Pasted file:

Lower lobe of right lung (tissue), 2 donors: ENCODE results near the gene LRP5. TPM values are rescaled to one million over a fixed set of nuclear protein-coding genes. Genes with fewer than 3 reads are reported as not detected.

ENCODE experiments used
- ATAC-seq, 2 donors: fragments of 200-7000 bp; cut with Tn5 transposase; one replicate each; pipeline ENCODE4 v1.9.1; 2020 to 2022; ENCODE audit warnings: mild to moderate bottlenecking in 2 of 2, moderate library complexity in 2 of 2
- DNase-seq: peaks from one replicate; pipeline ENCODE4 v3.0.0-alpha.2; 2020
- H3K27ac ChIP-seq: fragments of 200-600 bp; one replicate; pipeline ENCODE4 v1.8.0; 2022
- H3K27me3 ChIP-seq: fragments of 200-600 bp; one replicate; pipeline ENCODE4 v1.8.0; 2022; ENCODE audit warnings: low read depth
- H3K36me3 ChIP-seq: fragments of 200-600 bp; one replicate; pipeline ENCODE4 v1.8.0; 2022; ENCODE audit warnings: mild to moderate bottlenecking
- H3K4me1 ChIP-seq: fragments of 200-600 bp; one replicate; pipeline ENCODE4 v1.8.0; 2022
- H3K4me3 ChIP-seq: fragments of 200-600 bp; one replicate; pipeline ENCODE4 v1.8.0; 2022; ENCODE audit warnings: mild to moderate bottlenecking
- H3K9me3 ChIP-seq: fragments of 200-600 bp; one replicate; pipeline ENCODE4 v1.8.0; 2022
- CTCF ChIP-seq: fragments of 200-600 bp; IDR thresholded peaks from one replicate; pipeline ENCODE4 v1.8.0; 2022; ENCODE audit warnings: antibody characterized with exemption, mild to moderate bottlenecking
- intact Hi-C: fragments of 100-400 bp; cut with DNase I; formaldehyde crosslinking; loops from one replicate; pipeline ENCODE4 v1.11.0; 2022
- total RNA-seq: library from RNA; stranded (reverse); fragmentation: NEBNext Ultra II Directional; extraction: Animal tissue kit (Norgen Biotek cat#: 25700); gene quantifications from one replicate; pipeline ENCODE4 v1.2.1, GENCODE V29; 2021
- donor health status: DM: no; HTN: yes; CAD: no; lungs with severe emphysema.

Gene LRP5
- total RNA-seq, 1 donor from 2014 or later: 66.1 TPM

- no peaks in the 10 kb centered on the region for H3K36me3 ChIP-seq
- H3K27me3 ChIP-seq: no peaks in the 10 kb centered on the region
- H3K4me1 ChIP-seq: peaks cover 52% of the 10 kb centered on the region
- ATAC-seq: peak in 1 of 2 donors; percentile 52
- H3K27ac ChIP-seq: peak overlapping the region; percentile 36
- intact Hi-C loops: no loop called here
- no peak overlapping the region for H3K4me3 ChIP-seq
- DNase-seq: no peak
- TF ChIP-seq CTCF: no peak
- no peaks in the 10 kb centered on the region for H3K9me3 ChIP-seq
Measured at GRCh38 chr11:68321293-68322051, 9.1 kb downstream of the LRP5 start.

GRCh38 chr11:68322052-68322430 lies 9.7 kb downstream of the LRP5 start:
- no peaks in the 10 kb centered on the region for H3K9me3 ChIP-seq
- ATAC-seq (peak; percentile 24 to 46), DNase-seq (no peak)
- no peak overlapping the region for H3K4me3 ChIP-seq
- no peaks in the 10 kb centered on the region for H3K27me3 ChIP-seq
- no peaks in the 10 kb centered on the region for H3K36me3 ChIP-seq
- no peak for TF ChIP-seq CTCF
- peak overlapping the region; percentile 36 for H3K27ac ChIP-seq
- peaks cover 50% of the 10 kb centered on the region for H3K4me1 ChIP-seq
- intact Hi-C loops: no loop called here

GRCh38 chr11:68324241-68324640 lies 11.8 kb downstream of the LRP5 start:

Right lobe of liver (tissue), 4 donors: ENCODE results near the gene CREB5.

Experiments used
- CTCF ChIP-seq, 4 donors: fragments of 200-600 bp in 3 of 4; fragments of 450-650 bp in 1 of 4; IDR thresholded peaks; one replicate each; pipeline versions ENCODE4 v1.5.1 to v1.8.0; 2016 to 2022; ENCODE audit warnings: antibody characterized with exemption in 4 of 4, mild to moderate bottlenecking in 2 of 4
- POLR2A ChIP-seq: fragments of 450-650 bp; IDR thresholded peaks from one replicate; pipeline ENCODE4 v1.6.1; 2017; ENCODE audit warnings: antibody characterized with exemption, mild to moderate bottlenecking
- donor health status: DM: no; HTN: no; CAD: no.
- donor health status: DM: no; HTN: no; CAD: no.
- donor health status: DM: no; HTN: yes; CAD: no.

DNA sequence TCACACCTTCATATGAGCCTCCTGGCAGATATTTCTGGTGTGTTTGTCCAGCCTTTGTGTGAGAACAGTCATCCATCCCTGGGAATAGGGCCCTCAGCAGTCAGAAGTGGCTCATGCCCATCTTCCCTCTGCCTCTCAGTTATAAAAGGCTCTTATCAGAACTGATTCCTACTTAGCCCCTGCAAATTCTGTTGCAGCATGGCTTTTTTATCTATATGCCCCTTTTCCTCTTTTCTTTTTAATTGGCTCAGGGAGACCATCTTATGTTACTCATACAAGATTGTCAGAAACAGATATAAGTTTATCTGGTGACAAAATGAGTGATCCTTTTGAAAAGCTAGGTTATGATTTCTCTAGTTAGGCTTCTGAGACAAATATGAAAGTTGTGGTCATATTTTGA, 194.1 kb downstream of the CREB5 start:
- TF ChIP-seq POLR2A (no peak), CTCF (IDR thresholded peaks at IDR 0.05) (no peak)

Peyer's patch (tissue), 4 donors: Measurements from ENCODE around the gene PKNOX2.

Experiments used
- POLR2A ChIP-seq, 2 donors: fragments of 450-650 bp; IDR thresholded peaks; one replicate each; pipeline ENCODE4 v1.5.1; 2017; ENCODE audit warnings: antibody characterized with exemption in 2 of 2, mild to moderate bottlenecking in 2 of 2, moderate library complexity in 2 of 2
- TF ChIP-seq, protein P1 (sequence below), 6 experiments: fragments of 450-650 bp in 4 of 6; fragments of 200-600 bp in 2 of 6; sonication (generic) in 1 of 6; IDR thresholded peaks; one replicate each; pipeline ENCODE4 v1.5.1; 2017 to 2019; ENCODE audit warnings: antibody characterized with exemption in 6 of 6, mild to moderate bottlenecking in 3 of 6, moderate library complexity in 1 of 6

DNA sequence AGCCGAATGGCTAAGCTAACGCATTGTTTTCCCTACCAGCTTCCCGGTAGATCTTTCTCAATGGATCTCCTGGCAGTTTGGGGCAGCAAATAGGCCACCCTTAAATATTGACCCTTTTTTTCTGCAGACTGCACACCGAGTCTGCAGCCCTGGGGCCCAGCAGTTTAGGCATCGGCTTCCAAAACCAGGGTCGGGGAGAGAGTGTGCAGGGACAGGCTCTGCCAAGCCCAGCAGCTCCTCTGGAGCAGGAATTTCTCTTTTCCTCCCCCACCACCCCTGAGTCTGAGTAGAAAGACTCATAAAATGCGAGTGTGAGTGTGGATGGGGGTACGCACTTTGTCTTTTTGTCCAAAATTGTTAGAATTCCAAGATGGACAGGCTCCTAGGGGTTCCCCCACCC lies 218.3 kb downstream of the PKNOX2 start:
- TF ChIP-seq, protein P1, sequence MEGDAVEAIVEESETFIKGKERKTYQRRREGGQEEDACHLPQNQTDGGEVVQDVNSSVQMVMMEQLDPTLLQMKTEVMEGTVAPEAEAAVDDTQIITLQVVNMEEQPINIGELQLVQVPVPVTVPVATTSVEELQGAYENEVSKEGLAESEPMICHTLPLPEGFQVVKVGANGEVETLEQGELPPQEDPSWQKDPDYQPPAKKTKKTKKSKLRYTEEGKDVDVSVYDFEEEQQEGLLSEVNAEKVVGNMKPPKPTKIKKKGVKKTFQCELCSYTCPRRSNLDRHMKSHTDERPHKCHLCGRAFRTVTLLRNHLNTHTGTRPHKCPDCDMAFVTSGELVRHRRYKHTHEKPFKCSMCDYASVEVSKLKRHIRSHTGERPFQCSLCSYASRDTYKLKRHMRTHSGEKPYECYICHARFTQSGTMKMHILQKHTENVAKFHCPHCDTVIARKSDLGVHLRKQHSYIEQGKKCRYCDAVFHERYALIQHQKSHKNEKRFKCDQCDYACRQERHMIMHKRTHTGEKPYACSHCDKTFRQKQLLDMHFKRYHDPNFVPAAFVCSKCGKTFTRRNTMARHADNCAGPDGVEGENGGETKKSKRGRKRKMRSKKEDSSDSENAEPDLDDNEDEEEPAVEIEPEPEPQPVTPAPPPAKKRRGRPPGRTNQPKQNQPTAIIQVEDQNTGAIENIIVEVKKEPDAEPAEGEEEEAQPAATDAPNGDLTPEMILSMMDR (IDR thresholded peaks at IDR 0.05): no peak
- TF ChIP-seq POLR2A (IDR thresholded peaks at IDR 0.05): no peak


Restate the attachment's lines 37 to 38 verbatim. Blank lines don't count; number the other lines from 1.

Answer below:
- intact Hi-C loops: no loop called here

GRCh38 chr11:68324241-68324640 lies 11.8 kb downstream of the LRP5 start: